Prediction of safety relative to other compounds with the same agonist or antagonist profiles remains difficult. The accent in drug development is mainly on the activity of the compound in the desired area. Molecular designers will avoid compounds with structures which appear obviously likely to be toxic, but face the problem that hepatic, renal, skin, neurological, or other toxicity is hard to forecast where our knowledge of body function and dysfunction is still imperfect. Differences in potency, in essence, imply reductions or increases in dosages required to achieve desired effects. It would seem sensible to reduce doses (avoirdupois) of xenobiotics where possible, although the doses of drugs ordinarily employed, in the milligram range, are generally quite low.
Where does this place us with the PPIs? These are potent well targeted drugs, used in much the same doses. Taken overall it is to be expected that the outcome of treatment in common indications, and reflux oesophagitis is the exemplar, will be much the same for each. The indications for treatment vary. These differences must reflect indications sought as there is no intrinsic likelihood that the drugs differ.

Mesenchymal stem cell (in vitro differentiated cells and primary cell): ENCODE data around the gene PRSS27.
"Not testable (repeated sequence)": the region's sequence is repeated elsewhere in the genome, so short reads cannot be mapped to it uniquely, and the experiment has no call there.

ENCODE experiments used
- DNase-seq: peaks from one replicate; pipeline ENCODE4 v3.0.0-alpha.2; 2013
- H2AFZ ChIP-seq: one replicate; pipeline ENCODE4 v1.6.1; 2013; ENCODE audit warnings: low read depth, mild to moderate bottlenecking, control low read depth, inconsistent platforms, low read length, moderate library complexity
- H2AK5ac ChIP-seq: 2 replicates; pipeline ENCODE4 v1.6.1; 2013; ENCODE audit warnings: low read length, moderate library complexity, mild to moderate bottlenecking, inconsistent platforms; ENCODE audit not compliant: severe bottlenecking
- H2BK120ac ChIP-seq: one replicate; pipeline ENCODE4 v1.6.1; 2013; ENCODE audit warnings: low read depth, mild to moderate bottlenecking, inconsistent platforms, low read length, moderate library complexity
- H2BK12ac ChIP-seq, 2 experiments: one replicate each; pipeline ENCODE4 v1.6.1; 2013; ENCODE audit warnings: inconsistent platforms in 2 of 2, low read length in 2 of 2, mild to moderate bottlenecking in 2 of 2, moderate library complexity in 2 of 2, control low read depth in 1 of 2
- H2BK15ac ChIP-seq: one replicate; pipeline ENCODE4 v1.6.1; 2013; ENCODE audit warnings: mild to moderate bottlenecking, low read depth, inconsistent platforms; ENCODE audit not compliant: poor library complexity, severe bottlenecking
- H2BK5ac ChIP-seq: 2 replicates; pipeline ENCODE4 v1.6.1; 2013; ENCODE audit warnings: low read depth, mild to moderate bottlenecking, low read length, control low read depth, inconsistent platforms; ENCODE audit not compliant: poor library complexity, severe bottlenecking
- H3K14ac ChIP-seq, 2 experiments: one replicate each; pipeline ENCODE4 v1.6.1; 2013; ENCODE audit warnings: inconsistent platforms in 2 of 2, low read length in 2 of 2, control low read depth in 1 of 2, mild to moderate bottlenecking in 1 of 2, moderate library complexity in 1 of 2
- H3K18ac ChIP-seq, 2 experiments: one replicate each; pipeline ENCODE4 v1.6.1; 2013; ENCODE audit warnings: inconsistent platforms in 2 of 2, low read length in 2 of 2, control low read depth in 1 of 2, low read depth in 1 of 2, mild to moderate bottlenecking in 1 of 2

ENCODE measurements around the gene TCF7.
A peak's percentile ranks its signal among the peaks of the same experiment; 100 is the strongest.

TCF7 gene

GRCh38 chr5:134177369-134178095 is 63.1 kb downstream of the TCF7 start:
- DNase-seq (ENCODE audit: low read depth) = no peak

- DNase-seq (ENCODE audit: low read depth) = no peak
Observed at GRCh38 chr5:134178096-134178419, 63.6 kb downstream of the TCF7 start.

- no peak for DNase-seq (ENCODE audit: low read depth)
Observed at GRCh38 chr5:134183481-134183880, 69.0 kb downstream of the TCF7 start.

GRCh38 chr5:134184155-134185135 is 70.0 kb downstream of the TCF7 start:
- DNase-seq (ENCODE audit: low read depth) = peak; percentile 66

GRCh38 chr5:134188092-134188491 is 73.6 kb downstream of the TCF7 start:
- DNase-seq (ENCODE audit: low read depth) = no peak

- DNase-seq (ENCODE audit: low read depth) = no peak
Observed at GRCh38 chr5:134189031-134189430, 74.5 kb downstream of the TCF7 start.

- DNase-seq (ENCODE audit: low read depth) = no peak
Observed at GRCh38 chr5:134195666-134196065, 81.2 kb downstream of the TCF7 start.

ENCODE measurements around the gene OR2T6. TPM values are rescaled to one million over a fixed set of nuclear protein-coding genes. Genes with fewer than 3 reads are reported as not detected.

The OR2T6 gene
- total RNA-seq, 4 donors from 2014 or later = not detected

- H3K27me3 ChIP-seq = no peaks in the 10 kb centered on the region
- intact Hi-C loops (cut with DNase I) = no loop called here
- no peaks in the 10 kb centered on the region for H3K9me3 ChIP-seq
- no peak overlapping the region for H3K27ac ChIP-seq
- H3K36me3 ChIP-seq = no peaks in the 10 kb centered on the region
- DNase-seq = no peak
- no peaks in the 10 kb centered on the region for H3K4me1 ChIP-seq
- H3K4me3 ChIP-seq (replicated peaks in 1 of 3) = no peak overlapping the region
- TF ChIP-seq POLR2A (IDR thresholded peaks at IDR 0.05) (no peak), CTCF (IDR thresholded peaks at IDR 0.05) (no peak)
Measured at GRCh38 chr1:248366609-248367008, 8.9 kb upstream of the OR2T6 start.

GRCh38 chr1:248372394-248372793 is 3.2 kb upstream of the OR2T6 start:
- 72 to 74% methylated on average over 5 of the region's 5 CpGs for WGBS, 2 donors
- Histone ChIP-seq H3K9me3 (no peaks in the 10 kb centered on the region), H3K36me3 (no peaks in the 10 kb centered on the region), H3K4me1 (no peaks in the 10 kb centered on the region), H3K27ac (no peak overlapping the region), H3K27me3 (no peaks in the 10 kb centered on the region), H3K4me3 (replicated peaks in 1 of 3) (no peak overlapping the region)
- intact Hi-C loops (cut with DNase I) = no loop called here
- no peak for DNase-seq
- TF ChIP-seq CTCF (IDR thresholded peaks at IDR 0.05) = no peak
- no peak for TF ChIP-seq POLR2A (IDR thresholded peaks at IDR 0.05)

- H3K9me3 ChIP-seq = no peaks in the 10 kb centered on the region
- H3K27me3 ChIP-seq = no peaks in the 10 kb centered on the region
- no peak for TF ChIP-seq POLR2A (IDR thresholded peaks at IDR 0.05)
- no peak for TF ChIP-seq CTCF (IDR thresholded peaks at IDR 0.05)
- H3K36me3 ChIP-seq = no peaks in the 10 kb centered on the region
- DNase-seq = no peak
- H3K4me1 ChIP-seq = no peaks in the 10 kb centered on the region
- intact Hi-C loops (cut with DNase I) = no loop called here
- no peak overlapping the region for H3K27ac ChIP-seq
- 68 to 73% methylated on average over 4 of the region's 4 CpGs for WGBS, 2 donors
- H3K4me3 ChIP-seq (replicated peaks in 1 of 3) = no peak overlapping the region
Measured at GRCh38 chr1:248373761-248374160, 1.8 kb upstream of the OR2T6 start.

Adverse effect profiles are difficult to compare because standard clinical trials where head to head comparisons are conducted are unlikely to include sufficient individuals to allow reliable conclusions. Relatively early in its marketing the use of omeprazole was associated with the occurrence of diarrhoea, headache, and skin rashes. These suggested adverse responses were probably rare, and acceptance of them depended on acceptance of adverse event reports in spontaneous reporting systems (where causality cannot be established with confidence). It is impossible to know whether they are likely to be more or less common with the more recently marketed compounds lansoprazole, pantoprazole, and rabeprazole.
All PPIs are removed, at least in part, through the cytochrome P450 system. Omeprazole has long been known to modestly impair removal of diazepam, phenytoin, and warfarin, while all PPIs may impair antifungal absorption and enhance plasma digoxin levels but the clinical effects may be insignificant.